Secret Second World War Message Found On Dead Pigeon

During the war, Pigeons were used extensively in the war to carry vital information to Britain from mainland Europe.
Image Credit: Luis Vazquez

Britain’s top code-breakers have been stumped by a secret code found on the leg of a dead pigeon with a message from Second World War attached to it.

The code on the pigeon stuck in a chimney for the last 70 years may never be broken, said a British intelligence agency.

The remains of the bird were found by David Martin in Surrey, southern England, while he was cleaning out a disused fireplace at his home earlier this month.

Experts at the Government Communications Headquarters (GCHQ), Britain’s main electronic intelligence-gathering agency have been struggling to decipher the message since they were provided with it a few weeks ago.

The message, a series of 27 groups of five letters each, was inside a red canister attached to the pigeon’s leg bone.

The agency said it may be impossible to decode it without more information, some of which could come from the public, BBC News reported.

“Without access to the relevant codebooks and details of any additional encryption used, it will remain impossible to decrypt,” a GCHQ spokesman said.

Inside the canister was a thin piece of paper with the words “Pigeon Service” at the top and 27 handwritten blocks of code.

The message is consistent with the use of code books to translate messages which were then encrypted.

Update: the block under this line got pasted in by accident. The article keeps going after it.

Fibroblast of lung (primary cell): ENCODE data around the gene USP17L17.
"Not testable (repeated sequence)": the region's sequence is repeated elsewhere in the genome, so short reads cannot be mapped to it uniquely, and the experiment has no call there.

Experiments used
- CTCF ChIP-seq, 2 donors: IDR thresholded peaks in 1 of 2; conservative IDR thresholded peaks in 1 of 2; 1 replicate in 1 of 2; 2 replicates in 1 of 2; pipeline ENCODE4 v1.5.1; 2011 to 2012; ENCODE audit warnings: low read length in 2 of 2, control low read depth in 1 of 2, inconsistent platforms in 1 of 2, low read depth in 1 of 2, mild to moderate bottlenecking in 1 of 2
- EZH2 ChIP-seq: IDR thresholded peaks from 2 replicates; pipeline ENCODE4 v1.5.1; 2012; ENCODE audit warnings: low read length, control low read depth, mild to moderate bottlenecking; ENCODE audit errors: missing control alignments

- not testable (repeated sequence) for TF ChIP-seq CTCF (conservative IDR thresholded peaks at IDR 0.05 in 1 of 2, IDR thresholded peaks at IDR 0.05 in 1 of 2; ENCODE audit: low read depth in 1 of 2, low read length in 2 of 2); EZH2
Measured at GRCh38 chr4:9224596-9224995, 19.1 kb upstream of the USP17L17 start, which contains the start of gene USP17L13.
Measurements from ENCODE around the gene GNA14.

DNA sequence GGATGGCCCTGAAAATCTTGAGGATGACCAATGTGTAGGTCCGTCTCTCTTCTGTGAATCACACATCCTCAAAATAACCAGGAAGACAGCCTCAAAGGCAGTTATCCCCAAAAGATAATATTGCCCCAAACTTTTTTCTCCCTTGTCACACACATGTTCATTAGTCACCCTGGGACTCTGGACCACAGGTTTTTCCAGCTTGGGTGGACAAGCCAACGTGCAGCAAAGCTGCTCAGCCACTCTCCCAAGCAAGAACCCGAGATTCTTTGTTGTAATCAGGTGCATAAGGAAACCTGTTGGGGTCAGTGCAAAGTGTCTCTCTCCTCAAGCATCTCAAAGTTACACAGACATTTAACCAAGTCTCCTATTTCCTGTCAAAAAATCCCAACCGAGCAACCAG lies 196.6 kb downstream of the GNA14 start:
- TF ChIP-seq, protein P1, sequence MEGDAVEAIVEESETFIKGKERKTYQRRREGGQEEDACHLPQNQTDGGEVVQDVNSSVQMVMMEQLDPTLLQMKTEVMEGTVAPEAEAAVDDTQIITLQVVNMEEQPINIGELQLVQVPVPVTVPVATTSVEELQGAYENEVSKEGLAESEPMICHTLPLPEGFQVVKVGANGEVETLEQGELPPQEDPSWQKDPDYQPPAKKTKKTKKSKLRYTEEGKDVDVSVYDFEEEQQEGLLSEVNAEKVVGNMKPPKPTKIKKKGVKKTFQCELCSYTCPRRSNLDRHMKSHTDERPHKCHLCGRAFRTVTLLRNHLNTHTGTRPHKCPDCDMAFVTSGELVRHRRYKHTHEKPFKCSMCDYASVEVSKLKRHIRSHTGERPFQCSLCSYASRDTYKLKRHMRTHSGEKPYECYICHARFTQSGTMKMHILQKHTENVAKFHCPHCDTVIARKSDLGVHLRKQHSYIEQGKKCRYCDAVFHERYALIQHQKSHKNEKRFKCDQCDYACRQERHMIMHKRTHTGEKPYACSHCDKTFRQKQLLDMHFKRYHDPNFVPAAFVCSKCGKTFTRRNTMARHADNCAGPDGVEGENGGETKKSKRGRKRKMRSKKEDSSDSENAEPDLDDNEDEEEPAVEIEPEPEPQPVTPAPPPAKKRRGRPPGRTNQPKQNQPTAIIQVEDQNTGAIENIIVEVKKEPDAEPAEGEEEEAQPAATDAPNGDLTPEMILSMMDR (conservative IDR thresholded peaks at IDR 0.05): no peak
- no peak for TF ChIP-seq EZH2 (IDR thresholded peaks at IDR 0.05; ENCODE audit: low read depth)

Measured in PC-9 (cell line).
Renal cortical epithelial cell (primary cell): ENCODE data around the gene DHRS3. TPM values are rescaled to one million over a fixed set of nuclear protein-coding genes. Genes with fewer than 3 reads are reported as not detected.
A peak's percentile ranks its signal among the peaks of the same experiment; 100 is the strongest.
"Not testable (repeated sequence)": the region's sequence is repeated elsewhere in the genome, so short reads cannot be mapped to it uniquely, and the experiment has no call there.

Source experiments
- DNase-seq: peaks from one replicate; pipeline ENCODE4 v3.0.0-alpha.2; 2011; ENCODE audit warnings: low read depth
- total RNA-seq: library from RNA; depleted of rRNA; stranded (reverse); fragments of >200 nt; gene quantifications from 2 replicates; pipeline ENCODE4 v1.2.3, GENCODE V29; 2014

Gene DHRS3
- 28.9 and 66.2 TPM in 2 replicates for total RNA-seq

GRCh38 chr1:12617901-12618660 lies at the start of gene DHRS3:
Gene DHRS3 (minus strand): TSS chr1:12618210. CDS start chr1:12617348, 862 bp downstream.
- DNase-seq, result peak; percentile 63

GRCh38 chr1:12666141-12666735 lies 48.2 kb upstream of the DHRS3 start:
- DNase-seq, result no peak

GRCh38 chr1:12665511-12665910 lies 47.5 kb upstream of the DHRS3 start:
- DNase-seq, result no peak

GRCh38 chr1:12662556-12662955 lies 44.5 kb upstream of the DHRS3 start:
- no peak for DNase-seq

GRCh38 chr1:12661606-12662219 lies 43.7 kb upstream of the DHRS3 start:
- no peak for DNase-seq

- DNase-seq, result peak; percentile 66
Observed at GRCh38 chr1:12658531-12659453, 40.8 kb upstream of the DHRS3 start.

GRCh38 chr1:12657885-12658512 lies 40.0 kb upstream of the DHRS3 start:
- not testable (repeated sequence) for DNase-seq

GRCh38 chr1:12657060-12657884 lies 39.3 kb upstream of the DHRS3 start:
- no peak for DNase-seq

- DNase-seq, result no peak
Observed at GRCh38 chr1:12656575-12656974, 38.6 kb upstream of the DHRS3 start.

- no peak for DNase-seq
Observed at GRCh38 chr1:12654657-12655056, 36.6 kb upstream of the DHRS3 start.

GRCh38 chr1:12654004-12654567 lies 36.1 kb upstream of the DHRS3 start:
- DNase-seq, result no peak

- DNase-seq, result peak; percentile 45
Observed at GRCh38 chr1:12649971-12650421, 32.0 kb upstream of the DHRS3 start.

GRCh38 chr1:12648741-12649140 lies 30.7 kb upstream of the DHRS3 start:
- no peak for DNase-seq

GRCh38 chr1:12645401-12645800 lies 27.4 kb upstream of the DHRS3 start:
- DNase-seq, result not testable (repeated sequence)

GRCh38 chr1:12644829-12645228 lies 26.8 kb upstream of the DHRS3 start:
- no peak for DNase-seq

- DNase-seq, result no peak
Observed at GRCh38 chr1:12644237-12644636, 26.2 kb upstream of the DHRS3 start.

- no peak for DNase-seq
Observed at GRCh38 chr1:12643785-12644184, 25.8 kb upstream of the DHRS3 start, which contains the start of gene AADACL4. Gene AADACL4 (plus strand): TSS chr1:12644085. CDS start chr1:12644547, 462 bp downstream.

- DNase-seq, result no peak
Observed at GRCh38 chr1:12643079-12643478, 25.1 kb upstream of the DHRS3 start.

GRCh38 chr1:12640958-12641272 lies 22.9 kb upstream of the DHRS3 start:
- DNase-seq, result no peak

However, without knowing who the sender, Sjt W Stot, is or the intended destination, given as ‘X02’, it is extremely difficult to decipher the code, GCHQ said.
Although the code books and encryption systems used should have been destroyed, there is a small chance that one exists somewhere.

Two pigeon identifying numbers were written on the message with the bird given to GCHQ at the start of the month.

“We didn’t really hold out any hopes we would be able to read the message because the sort of codes that were constructed to be used during operations were designed only to be able to be read by the senders and the recipients,” said GCHQ historian Tony, who asked that only his first name be used.

“Unless you get rather more idea than we have of who actually sent this message and who it was sent to we are not going to find out what the underlying code being used was.”

Experts believe there are two ways the message might have been coded; one is with a so-called one-time pad, where a random ‘key’ is applied to a message. If the key is truly random and known only to sender and recipient; the code can be unbreakable.

Another option is that this code was based on a specific, and now probably destroyed code-book put together for a particular operation so the maximum amount of information about that operation could be relayed in the shortest message.

A spokesman for GCHQ said it was “disappointing” that the message brought back by a “brave” carrier pigeon cannot be read.

“It is a tribute to the skills of the wartime code-makers that, ¬despite working ¬ under severe pressure, they devised a code that was undecipherable, both then and now,” he added.

The Curator of the Pigeon Museum at Bletchley Park, north of London, Britain’s main code-breaking centre during Second World War, is also trying to trace the identity numbers of the pigeon found in the message, according to GCHQ.

Pigeons were used extensively in the war to carry vital information to Britain from mainland Europe. Flying at speeds of up to 80 kilometres per hour, they could travel distances of up to 1,000km but were vulnerable to hungry hawks and bored soldiers, who used to take pot-shots at them as they flew overhead.